So that’s how a man chooses both what to put on his skin and what to wear to a wedding. A wedding where the invite is to my wife and I. Psoriasis has not been invited. I might post a pic once we’ve been to he wedding.

For more info on Hydromol please visit http://www.hydromol.co.uk/hydromol/home/ You should be able to find a 500g tub of the ointment is around £8.00 in most chemists.

For information on Galderma ranges including Cetaphil please visit http://www.galderma.co.uk/ Please note that the mousse is a brand new product, it should now be available in most Boots stores. RRP £13.99.

Conditioning the mind

Those who have had psoriasis or psoriatic arthritis for some time will know about getting into a routine and having the right mind-set to fight both conditions. You need to train yourself into applying creams at certain times, trying to make sure you follow your treatment plan without fail no matter what. Learning how, when other things get in the way, how to adapt your routine.

You also need to find something inside to give you the resolve to keep fighting, to get up every day despite how tired you feel and keep going. Your mind is the key here, it just needs conditioning. I only mention this as I have heard it said or heard people saying similar things. This is great, yes it’s true we do need to get the right mind-set. However, psoriasis and psoriatic arthritis also try to condition your mind.

This has struck me recently as my skin is doing better and my arthritis is not aching as it has done. In fact, apart from my hand, the aches in the rest of my body have been either non-existent or very mild for some time now. The only thing is I can’t get out of the routine that both conditions got me into.

When my skin and joints were particularly bad, if I woke during the night or early in the morning I would have to move. My back stiff or knees and shoulders aching, skin itching. I had to move as the pain of laying there was too much. With itchy skin the first thing you feel when you wake, again you just feel the need to move. Partly so as not to disturb my wife who would be sleeping beside me. Oh and that’s another guilt trip psoriasis plays on you. You’re the one with the chronic illness, the one who can’t sleep properly and feels tired most of the time and you’re the one who feels guilty about waking your partner.

Anyway, where was I? Yes, waking up aching and itching would always lead to going downstairs, trying to get the joints moving and finding the painkillers in a hope sleep may come back. By this point though my brain was usually wide awake and going through the depressing dark thoughts I often had when my condition was particularly severe. Most of the time sleep would not come and I would end up watching tv and surfing the net and mainly noticing that most of the people on twitter at that time were chefs. This only led to raising my admiration of chefs and others in hospitality with the early starts and rarely would I see them complaining. More, you see the love and passion for their work. I know there are other early starters and workers, the night-shifters. These are usually busy working rather than on their way in to work to be able to tweet.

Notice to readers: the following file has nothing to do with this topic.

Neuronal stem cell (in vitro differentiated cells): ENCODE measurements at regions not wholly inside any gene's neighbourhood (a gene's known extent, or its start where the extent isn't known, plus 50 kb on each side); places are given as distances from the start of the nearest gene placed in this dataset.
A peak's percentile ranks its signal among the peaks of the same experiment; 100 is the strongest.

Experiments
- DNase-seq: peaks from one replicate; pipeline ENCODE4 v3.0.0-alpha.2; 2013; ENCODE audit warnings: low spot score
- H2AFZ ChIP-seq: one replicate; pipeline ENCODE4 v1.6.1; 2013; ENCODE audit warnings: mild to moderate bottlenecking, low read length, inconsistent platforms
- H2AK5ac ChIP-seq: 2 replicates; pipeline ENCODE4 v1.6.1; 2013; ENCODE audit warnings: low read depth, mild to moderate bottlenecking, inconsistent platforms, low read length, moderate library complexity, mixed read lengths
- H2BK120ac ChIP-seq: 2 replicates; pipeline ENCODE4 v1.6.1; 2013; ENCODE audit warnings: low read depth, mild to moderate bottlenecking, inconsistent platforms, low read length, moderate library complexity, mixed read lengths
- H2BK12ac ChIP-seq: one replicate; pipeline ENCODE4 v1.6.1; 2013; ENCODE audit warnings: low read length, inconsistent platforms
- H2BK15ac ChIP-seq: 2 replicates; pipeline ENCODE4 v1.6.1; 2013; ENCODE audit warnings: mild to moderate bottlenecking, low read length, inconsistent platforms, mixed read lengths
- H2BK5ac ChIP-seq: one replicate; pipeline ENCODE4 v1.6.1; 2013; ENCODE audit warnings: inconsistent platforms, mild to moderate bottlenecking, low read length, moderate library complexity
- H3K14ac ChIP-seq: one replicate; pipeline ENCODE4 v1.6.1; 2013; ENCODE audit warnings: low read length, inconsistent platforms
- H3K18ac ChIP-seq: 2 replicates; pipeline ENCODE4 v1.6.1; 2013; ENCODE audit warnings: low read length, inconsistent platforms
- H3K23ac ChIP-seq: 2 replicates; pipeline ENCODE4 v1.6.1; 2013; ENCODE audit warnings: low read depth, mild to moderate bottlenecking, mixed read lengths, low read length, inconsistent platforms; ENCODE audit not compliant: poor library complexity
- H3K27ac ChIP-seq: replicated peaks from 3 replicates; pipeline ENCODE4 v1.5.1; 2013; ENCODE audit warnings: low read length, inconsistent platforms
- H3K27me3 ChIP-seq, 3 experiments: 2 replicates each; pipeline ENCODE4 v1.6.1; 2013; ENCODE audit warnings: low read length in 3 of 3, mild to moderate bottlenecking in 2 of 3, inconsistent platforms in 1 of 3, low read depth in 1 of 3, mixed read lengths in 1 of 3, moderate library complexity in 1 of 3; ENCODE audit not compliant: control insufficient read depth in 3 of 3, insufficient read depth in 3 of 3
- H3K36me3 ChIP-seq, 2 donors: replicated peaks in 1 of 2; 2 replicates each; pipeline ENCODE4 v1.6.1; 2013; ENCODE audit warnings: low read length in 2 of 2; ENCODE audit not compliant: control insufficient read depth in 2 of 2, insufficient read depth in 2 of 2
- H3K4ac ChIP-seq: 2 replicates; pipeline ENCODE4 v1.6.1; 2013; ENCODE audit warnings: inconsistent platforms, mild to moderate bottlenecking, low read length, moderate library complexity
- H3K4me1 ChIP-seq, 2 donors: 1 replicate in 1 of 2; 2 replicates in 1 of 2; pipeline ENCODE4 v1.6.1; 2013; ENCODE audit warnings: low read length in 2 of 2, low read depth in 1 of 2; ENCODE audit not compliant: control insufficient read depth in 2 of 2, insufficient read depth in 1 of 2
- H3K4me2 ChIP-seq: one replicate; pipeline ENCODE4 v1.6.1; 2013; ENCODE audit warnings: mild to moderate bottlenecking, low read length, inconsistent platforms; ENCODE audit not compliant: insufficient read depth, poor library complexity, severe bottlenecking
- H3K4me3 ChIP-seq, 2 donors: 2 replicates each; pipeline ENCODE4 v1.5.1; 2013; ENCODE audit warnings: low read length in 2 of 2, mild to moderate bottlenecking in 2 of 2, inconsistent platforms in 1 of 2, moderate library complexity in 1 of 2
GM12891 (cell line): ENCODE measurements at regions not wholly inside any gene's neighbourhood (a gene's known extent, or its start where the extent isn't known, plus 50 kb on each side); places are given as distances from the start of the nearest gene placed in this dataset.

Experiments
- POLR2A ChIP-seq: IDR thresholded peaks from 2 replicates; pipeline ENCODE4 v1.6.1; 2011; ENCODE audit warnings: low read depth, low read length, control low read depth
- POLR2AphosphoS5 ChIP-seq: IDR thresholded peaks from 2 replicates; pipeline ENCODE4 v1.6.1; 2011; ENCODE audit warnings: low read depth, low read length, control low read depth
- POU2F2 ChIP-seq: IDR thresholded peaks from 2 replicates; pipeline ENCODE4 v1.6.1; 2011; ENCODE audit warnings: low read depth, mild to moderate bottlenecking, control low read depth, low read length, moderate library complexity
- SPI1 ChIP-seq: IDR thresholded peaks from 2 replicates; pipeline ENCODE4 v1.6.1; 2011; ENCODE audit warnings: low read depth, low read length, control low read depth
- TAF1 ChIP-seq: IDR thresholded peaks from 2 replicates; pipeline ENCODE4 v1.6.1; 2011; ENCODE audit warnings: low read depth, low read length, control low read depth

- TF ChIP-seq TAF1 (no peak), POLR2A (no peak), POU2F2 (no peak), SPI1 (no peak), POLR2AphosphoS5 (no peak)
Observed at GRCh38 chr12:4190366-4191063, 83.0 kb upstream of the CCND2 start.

Back to present day. I have been up since 5.50 a.m. and it is now two hours later and I have not found sleep. Not because I’m itching, tired or aching. It’s just something I do now. I actually laughed at myself earlier when I thought about this, thinking if I feel okay why didn’t I just roll over and go back to sleep. Psoriasis and psoriatic arthritis have trained me not to go back to sleep. Annoying because come about 5 or 6 this evening I know I will be feeling very sleepy and by about 8 or 9 I will probably go to bed. My day gets shifted a couple of hours forward. Great to get a head start on the day but when no one else is awake I can’t really do much except write a post on my blog. So you can guess when most of my posts are written.

The challenge now is to see if I can recondition my brain to not wake up so early or, if it does, to go back to sleep for a couple of hours. Somehow at the same time, I have to keep the treatment and fighting mind-set so it is just one bit that needs re-tuning rather than whole re-set. But then, if I do manage to recondition my head, when will I write my blog posts?

Continue Reading »

Late 2014 I was invited to the offices of Aurora Healthcare to take part in an interview about psoriasis. It is a frank interview with no preparation as to what the questions would be. I hope that watching it will help people understand what it is like to live with psoriasis. If you do watch it, thank you for taking the time.